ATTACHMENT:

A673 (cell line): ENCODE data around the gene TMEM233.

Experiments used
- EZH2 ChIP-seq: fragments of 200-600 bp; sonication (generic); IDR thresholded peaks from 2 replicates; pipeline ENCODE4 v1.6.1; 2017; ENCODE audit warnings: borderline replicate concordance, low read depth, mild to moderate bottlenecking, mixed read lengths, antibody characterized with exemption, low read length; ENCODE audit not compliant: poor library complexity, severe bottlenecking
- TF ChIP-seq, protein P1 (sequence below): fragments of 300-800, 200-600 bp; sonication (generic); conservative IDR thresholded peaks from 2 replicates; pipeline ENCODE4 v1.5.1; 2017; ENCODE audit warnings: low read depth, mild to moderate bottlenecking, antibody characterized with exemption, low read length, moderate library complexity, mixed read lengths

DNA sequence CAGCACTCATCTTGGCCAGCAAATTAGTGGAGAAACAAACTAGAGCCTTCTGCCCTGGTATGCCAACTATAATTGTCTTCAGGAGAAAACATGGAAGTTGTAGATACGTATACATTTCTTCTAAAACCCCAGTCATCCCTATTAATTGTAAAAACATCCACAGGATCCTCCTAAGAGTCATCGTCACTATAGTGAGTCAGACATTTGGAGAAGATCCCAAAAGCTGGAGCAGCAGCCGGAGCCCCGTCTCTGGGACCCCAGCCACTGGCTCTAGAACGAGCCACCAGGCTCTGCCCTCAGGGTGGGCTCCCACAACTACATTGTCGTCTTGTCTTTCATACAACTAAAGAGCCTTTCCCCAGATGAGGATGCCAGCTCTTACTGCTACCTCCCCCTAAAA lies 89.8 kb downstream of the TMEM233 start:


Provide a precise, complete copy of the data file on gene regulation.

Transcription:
A673 (cell line): ENCODE data around the gene TMEM233.

Experiments used
- EZH2 ChIP-seq: fragments of 200-600 bp; sonication (generic); IDR thresholded peaks from 2 replicates; pipeline ENCODE4 v1.6.1; 2017; ENCODE audit warnings: borderline replicate concordance, low read depth, mild to moderate bottlenecking, mixed read lengths, antibody characterized with exemption, low read length; ENCODE audit not compliant: poor library complexity, severe bottlenecking
- TF ChIP-seq, protein P1 (sequence below): fragments of 300-800, 200-600 bp; sonication (generic); conservative IDR thresholded peaks from 2 replicates; pipeline ENCODE4 v1.5.1; 2017; ENCODE audit warnings: low read depth, mild to moderate bottlenecking, antibody characterized with exemption, low read length, moderate library complexity, mixed read lengths

DNA sequence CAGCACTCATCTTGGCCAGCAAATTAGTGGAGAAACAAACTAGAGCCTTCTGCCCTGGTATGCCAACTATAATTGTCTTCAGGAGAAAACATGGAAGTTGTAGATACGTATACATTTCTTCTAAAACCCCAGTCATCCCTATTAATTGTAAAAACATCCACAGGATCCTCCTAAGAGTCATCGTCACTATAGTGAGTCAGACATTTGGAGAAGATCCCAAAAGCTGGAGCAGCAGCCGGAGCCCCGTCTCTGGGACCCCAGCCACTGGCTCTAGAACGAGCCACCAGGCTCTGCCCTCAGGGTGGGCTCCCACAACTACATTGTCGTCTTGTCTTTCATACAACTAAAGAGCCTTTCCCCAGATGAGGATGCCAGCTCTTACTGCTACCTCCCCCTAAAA lies 89.8 kb downstream of the TMEM233 start: